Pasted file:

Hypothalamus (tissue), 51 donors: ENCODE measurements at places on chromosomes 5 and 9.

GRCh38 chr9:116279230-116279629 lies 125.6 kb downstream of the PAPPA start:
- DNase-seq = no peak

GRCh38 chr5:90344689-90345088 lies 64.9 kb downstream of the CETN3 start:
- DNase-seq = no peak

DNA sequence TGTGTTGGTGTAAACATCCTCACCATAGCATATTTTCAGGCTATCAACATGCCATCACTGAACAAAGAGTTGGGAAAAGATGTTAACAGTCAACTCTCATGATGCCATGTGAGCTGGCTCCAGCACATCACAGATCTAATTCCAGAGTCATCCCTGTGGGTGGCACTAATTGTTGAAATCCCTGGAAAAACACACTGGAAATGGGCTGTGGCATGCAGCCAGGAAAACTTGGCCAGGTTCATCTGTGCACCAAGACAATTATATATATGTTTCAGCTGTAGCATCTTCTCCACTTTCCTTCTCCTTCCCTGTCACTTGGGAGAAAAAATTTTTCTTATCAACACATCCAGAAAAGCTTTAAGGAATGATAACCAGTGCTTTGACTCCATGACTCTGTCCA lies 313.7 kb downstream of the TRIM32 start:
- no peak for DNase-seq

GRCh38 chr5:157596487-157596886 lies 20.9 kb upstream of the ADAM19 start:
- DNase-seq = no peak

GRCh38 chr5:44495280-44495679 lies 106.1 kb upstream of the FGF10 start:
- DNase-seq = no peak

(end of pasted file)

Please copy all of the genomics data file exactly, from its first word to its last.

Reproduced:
Hypothalamus (tissue), 51 donors: ENCODE measurements at places on chromosomes 5 and 9.

GRCh38 chr9:116279230-116279629 lies 125.6 kb downstream of the PAPPA start:
- DNase-seq = no peak

GRCh38 chr5:90344689-90345088 lies 64.9 kb downstream of the CETN3 start:
- DNase-seq = no peak

DNA sequence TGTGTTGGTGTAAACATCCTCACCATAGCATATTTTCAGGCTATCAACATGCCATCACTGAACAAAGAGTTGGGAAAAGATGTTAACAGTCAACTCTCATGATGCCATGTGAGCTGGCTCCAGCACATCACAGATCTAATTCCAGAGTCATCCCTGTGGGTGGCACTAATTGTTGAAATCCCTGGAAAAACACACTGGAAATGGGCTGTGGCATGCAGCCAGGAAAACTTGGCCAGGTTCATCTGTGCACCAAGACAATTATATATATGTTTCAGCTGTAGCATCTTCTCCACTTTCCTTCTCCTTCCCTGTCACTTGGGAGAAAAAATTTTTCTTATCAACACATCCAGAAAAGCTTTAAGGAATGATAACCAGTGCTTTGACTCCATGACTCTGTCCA lies 313.7 kb downstream of the TRIM32 start:
- no peak for DNase-seq

GRCh38 chr5:157596487-157596886 lies 20.9 kb upstream of the ADAM19 start:
- DNase-seq = no peak

GRCh38 chr5:44495280-44495679 lies 106.1 kb upstream of the FGF10 start:
- DNase-seq = no peak